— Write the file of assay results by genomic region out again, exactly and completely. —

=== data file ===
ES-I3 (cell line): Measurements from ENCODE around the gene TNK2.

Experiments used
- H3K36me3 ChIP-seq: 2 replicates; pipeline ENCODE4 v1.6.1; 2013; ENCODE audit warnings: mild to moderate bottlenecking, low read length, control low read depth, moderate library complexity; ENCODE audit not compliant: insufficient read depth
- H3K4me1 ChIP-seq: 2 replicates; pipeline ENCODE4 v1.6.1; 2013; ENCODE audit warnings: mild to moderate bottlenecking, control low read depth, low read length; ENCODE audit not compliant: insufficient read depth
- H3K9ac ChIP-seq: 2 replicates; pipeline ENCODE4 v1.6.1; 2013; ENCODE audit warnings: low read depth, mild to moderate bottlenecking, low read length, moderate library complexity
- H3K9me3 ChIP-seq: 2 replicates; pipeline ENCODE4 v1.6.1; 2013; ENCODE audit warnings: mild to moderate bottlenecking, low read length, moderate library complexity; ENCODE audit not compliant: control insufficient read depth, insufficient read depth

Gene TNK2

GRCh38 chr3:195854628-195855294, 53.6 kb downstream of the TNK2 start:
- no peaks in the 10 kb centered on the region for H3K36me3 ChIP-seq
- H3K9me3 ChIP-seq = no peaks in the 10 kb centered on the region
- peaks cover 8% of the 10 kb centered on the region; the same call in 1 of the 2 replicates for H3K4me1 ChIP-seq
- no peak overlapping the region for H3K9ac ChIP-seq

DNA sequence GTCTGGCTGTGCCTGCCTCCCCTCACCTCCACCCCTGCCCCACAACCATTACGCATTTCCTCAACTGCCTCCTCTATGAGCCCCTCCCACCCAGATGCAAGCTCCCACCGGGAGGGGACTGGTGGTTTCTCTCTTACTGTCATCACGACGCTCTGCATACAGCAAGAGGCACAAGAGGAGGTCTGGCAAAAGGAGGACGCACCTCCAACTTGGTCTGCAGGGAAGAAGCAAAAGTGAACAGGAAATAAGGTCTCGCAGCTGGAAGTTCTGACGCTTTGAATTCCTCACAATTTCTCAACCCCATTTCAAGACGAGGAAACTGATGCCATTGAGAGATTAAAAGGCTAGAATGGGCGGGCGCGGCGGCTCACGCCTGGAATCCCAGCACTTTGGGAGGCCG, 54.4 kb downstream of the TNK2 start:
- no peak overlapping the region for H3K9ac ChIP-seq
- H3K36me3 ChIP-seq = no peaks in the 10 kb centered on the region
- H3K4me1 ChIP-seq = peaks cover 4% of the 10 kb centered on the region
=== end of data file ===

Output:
ES-I3 (cell line): Measurements from ENCODE around the gene TNK2.

Experiments used
- H3K36me3 ChIP-seq: 2 replicates; pipeline ENCODE4 v1.6.1; 2013; ENCODE audit warnings: mild to moderate bottlenecking, low read length, control low read depth, moderate library complexity; ENCODE audit not compliant: insufficient read depth
- H3K4me1 ChIP-seq: 2 replicates; pipeline ENCODE4 v1.6.1; 2013; ENCODE audit warnings: mild to moderate bottlenecking, control low read depth, low read length; ENCODE audit not compliant: insufficient read depth
- H3K9ac ChIP-seq: 2 replicates; pipeline ENCODE4 v1.6.1; 2013; ENCODE audit warnings: low read depth, mild to moderate bottlenecking, low read length, moderate library complexity
- H3K9me3 ChIP-seq: 2 replicates; pipeline ENCODE4 v1.6.1; 2013; ENCODE audit warnings: mild to moderate bottlenecking, low read length, moderate library complexity; ENCODE audit not compliant: control insufficient read depth, insufficient read depth

Gene TNK2

GRCh38 chr3:195854628-195855294, 53.6 kb downstream of the TNK2 start:
- no peaks in the 10 kb centered on the region for H3K36me3 ChIP-seq
- H3K9me3 ChIP-seq = no peaks in the 10 kb centered on the region
- peaks cover 8% of the 10 kb centered on the region; the same call in 1 of the 2 replicates for H3K4me1 ChIP-seq
- no peak overlapping the region for H3K9ac ChIP-seq

DNA sequence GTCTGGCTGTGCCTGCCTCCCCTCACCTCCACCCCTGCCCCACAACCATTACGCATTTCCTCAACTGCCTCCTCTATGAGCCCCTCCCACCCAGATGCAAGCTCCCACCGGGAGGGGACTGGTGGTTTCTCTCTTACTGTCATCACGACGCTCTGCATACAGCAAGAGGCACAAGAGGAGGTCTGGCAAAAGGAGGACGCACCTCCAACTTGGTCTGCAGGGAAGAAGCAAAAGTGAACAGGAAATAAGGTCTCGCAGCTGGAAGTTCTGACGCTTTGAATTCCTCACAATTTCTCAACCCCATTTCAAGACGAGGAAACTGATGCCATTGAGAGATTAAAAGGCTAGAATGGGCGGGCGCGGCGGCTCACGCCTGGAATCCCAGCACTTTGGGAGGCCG, 54.4 kb downstream of the TNK2 start:
- no peak overlapping the region for H3K9ac ChIP-seq
- H3K36me3 ChIP-seq = no peaks in the 10 kb centered on the region
- H3K4me1 ChIP-seq = peaks cover 4% of the 10 kb centered on the region